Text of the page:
Hints for Climbing Kilimanjaro

Altitude Sickness


Mt. KilimanjaroCredit: http://nexttriptourism.com/wp-content/uploads/2013/03/Mount-Kilimanjaro-Giraffe.jpg

In 2012, I was lucky enough to get to climb Tanzania’s Mount Kilimanjaro.  Though the “climb” is really not more than an occasionally steep hike, it is still challenging because of the endurance needed at high altitude and, oddly, for the stamina in takes for the hike down.

More than 1/3 of the people that attempt “Kili” don’t make the summit – mostly because of altitude sickness.  Some people take no precautions and summit successfully and others, who do everything possible to prevent altitude sickness, still succumb.   Though I made it to the top, and took every precaution, the last 2000 feet in elevation gain were agonizing and my stay at the top very brief.

There are many good web sites that explain to some degree or another, about how to prepare for the Kili climb.  Before we left on our trip (there were four of us, and yes, I was the only one that got altitude sickness), we put together an amalgamation of everything we could find on what to pack and how to be successful.


As every website will tell you, the best way to prevent altitude sickness is to ascend slowly.  A good guide will help you maintain a slow pace with the constant reminder of “pole pole” (Kiswahili for slowly).  But ascending slowly is more than just how much altitude you gain in a day; it is even how quickly you gain that altitude during the day.  There is no need to hurry from campsite to campsite (Our guides said energetic young men are the worst at proving their fitness by ascending quickly and they are also some of the most common to get altitude sickness).  In fact, if you hurry, you will miss a big part of Kilimanjaro.  Some of the most unique plants, animals, and views in the world can be seen along the way and missing them is missing out on what should be one of your main reasons for your climb.  Most days are less than 5 miles of walking and there is no hurry to get from one site to the next.  Your guides will have dealt with almost every imaginable scenario and taking your time will not bother them at all.  Enjoy the spectacular, see all you can!

Hydration is another key to success.  Once you breach the rainforest and enter the heath zone, the humidity level drops dramatically and the sun can be relentless (even though you won’t notice it because of the low temperature – don’t forget good sunglasses!).  It is important to drink at least 2 or 3 liters of water a day.  Drink as much as you can while in camp in the morning and evening, and take a liter or two with you on the days hike (more on this in a future article about packing for the climb).  The downside is you will urinate a lot (you do anyway at these altitudes), but the inconvenience of the occasional stop behind a bush is much better than a pounding headache, dizziness, nausea, and not completing your (expensive) goal.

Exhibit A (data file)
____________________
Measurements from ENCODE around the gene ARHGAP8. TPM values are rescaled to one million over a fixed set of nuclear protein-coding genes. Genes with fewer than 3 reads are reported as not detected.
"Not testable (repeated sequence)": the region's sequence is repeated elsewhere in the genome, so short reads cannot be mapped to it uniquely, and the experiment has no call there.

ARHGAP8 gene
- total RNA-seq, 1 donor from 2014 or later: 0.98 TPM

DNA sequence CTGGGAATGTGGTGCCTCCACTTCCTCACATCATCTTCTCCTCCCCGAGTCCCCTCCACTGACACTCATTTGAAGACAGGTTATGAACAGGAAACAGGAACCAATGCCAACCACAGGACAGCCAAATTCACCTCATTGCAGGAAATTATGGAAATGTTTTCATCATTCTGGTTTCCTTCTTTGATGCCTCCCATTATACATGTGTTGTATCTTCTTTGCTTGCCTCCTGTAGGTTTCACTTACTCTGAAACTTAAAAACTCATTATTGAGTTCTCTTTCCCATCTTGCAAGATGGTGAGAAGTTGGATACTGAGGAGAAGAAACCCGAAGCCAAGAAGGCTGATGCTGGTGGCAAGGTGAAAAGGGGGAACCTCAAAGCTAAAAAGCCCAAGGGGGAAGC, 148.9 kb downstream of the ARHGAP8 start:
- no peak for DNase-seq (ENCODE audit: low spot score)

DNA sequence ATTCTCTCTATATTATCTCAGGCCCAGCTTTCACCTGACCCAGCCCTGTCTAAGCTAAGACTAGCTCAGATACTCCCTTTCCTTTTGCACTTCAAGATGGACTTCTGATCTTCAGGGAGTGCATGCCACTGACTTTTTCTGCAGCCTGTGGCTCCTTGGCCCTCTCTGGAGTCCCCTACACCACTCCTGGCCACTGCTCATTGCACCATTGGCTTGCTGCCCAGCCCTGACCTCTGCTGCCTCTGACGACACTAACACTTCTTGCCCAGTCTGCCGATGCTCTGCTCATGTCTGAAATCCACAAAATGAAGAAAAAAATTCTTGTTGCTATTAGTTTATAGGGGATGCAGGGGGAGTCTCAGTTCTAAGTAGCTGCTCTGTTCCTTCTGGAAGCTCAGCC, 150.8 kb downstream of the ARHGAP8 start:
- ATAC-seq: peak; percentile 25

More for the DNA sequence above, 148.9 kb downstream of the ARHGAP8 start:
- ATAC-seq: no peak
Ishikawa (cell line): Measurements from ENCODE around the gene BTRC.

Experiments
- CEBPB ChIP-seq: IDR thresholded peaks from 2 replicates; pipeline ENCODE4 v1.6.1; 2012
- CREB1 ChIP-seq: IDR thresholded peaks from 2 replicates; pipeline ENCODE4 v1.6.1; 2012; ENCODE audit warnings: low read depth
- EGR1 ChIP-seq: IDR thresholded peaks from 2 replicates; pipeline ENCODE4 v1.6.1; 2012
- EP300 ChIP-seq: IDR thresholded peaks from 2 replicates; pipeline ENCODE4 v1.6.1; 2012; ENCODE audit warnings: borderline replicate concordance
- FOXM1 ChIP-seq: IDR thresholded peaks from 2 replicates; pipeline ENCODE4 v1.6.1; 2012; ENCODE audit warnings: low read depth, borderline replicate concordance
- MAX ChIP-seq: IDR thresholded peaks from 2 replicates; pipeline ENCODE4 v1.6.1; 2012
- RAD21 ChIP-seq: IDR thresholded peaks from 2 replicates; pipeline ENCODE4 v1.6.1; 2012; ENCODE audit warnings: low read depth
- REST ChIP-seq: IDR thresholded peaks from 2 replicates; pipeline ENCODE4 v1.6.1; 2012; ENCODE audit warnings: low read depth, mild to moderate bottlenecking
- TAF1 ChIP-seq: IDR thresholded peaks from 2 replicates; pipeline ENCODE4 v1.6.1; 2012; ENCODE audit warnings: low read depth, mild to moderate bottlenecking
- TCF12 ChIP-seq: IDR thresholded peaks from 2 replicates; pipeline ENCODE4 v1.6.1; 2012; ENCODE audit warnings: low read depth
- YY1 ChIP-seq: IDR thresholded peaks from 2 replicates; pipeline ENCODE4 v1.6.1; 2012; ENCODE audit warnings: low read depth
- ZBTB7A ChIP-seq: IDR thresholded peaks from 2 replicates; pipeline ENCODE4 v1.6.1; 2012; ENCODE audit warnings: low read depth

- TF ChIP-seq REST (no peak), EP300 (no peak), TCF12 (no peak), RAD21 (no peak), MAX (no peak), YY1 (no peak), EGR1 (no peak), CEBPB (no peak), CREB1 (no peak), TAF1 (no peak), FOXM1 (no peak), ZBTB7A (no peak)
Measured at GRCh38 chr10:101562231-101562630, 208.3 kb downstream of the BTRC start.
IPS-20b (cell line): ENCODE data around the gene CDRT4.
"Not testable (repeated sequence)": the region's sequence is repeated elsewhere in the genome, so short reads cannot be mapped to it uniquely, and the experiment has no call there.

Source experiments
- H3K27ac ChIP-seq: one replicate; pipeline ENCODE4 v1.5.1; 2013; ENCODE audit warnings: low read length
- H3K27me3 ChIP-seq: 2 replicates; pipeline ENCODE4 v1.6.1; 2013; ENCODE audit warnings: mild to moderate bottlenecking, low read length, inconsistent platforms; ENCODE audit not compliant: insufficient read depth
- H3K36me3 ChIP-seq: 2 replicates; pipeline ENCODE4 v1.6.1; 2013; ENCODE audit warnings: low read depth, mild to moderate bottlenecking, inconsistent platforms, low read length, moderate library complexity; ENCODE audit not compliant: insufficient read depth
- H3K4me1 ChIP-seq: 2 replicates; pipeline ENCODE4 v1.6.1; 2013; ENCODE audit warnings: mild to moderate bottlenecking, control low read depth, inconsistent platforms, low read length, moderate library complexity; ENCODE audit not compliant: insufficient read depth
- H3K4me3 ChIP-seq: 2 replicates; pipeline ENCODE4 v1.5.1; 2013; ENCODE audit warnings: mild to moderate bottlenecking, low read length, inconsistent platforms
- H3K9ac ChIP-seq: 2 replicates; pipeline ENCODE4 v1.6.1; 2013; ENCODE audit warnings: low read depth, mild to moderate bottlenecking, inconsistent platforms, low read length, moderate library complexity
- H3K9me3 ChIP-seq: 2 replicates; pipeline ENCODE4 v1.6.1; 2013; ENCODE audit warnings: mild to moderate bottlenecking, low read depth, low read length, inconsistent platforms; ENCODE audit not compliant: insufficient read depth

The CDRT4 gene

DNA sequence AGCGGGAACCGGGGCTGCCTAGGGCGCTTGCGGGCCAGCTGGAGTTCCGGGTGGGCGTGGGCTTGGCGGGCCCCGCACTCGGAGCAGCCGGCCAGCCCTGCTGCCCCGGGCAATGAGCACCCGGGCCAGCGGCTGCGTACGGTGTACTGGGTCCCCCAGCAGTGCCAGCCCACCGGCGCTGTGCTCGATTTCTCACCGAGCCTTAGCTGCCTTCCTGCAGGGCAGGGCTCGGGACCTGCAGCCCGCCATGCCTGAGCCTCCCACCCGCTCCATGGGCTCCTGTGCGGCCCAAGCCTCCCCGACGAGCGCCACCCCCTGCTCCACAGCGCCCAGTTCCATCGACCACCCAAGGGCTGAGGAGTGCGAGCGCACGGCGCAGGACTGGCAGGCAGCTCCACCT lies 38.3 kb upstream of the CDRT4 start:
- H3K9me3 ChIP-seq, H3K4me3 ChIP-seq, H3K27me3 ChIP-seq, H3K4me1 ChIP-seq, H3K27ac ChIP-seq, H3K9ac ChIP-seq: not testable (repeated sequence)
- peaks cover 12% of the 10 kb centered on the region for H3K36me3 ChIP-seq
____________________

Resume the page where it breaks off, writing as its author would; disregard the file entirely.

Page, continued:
Aerial ViewCredit: http://www.malinikaushik.com/kilimanjaro/images/aerialViewKilimanjaro2.jpg

Many people take Diamox (Acetazolamide) as a preventative (and treatment for) altitude sickness.  Our entire party took it, and no one suffered any ill effects – well, except me near the top.  To help prevent altitude sickness, start taking acetazolamide 1 to 2 days before you start to climb. Continue taking it while you are climbing and for at least 48 hours after you have reached your final altitude. You may need to continue taking this medication while staying at the high altitude to control your symptoms.  I have taken Diamox one other time when I was at high altitudes and, while others around me were throwing up and using oxygen masks, I felt fine and continued on my hike.  Unfortunately, Diamox is also a diuretic.  This means that constant hydration is even more important if you choose to take it – and I would every time I plan to spend much time over 10,000 feet.

The other highly recommended thing to do before your climb is to get in shape!  Climbing Mt. Kilimanjaro is strenuous and you will be walking 4-7 hours a day at high altitude – the better condition you are in, the less chance that the strain you cause on your heart and lungs will result in altitude sickness.  Regardless of which route you ascend, summit day will be the toughest with most people walking for between 14 – 18 hours and covering about 12 miles.  Oddly, the descent was maybe even harder than the climb up.  It is hell on your knees and a pair of hiking poles helps relieve some of the strain.

The bottom line is, do whatever you can do to increase you odds of success.  Climbing Kilimanjaro will be one of the greatest and most exciting adventures of your life, and reaching the summit….beyond words.

Merrell Men's Moab Ventilator-1,Earth,10.5 M US
Amazon Price: $90.00 $74.99 Buy Now
(price as of Apr 20, 2014)